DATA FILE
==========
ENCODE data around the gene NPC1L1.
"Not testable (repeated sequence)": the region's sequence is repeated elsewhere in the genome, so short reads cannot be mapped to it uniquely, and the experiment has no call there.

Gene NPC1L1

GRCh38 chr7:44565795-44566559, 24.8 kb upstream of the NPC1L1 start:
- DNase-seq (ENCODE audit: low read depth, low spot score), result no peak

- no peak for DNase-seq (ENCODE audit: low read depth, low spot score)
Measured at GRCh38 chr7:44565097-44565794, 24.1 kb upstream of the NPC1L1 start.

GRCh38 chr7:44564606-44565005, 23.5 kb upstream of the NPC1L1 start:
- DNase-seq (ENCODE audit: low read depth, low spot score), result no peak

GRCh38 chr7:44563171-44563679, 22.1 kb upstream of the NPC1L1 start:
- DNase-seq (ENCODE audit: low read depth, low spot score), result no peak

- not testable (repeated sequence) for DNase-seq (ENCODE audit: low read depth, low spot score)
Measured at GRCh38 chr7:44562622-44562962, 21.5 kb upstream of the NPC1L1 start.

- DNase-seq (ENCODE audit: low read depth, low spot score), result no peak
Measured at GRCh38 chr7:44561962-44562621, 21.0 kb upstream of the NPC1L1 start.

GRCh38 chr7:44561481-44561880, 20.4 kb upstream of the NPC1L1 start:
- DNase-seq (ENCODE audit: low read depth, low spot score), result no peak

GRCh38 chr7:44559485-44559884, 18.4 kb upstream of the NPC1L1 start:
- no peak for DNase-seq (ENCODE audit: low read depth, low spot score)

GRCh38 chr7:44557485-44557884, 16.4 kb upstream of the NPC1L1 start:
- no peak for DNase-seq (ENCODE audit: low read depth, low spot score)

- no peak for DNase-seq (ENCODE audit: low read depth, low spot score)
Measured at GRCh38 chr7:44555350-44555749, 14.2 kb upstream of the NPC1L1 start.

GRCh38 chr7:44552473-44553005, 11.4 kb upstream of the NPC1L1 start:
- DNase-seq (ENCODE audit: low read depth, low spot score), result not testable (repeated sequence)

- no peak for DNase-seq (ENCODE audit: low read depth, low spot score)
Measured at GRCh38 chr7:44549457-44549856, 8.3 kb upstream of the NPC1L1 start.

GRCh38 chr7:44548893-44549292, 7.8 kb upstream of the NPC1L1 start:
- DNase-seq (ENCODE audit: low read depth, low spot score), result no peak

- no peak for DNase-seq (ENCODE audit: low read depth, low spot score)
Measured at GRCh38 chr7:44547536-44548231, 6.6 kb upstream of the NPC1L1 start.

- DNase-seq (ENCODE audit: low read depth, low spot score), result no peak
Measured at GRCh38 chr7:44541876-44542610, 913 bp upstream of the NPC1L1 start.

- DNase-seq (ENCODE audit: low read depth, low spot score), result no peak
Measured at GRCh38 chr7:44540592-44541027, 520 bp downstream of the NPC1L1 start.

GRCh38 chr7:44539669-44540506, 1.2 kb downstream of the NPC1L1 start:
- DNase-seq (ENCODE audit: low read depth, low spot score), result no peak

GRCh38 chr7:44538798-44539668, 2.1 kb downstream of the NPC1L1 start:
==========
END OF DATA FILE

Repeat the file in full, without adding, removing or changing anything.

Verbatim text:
ENCODE data around the gene NPC1L1.
"Not testable (repeated sequence)": the region's sequence is repeated elsewhere in the genome, so short reads cannot be mapped to it uniquely, and the experiment has no call there.

Gene NPC1L1

GRCh38 chr7:44565795-44566559, 24.8 kb upstream of the NPC1L1 start:
- DNase-seq (ENCODE audit: low read depth, low spot score), result no peak

- no peak for DNase-seq (ENCODE audit: low read depth, low spot score)
Measured at GRCh38 chr7:44565097-44565794, 24.1 kb upstream of the NPC1L1 start.

GRCh38 chr7:44564606-44565005, 23.5 kb upstream of the NPC1L1 start:
- DNase-seq (ENCODE audit: low read depth, low spot score), result no peak

GRCh38 chr7:44563171-44563679, 22.1 kb upstream of the NPC1L1 start:
- DNase-seq (ENCODE audit: low read depth, low spot score), result no peak

- not testable (repeated sequence) for DNase-seq (ENCODE audit: low read depth, low spot score)
Measured at GRCh38 chr7:44562622-44562962, 21.5 kb upstream of the NPC1L1 start.

- DNase-seq (ENCODE audit: low read depth, low spot score), result no peak
Measured at GRCh38 chr7:44561962-44562621, 21.0 kb upstream of the NPC1L1 start.

GRCh38 chr7:44561481-44561880, 20.4 kb upstream of the NPC1L1 start:
- DNase-seq (ENCODE audit: low read depth, low spot score), result no peak

GRCh38 chr7:44559485-44559884, 18.4 kb upstream of the NPC1L1 start:
- no peak for DNase-seq (ENCODE audit: low read depth, low spot score)

GRCh38 chr7:44557485-44557884, 16.4 kb upstream of the NPC1L1 start:
- no peak for DNase-seq (ENCODE audit: low read depth, low spot score)

- no peak for DNase-seq (ENCODE audit: low read depth, low spot score)
Measured at GRCh38 chr7:44555350-44555749, 14.2 kb upstream of the NPC1L1 start.

GRCh38 chr7:44552473-44553005, 11.4 kb upstream of the NPC1L1 start:
- DNase-seq (ENCODE audit: low read depth, low spot score), result not testable (repeated sequence)

- no peak for DNase-seq (ENCODE audit: low read depth, low spot score)
Measured at GRCh38 chr7:44549457-44549856, 8.3 kb upstream of the NPC1L1 start.

GRCh38 chr7:44548893-44549292, 7.8 kb upstream of the NPC1L1 start:
- DNase-seq (ENCODE audit: low read depth, low spot score), result no peak

- no peak for DNase-seq (ENCODE audit: low read depth, low spot score)
Measured at GRCh38 chr7:44547536-44548231, 6.6 kb upstream of the NPC1L1 start.

- DNase-seq (ENCODE audit: low read depth, low spot score), result no peak
Measured at GRCh38 chr7:44541876-44542610, 913 bp upstream of the NPC1L1 start.

- DNase-seq (ENCODE audit: low read depth, low spot score), result no peak
Measured at GRCh38 chr7:44540592-44541027, 520 bp downstream of the NPC1L1 start.

GRCh38 chr7:44539669-44540506, 1.2 kb downstream of the NPC1L1 start:
- DNase-seq (ENCODE audit: low read depth, low spot score), result no peak

GRCh38 chr7:44538798-44539668, 2.1 kb downstream of the NPC1L1 start: